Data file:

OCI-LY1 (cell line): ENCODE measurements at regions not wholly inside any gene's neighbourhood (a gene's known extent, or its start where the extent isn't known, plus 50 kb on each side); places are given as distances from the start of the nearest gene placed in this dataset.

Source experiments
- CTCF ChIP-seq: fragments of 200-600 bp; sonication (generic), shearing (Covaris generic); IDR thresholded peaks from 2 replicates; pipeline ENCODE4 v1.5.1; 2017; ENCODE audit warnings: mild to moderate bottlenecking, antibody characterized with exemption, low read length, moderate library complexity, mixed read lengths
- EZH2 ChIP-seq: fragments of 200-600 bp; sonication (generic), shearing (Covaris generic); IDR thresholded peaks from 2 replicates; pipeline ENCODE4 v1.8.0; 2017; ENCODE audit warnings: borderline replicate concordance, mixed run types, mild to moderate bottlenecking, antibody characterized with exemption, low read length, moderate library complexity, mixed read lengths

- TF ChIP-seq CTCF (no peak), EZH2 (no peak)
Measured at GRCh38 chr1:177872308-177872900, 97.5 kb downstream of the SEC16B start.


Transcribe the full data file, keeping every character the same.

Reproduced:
OCI-LY1 (cell line): ENCODE measurements at regions not wholly inside any gene's neighbourhood (a gene's known extent, or its start where the extent isn't known, plus 50 kb on each side); places are given as distances from the start of the nearest gene placed in this dataset.

Source experiments
- CTCF ChIP-seq: fragments of 200-600 bp; sonication (generic), shearing (Covaris generic); IDR thresholded peaks from 2 replicates; pipeline ENCODE4 v1.5.1; 2017; ENCODE audit warnings: mild to moderate bottlenecking, antibody characterized with exemption, low read length, moderate library complexity, mixed read lengths
- EZH2 ChIP-seq: fragments of 200-600 bp; sonication (generic), shearing (Covaris generic); IDR thresholded peaks from 2 replicates; pipeline ENCODE4 v1.8.0; 2017; ENCODE audit warnings: borderline replicate concordance, mixed run types, mild to moderate bottlenecking, antibody characterized with exemption, low read length, moderate library complexity, mixed read lengths

- TF ChIP-seq CTCF (no peak), EZH2 (no peak)
Measured at GRCh38 chr1:177872308-177872900, 97.5 kb downstream of the SEC16B start.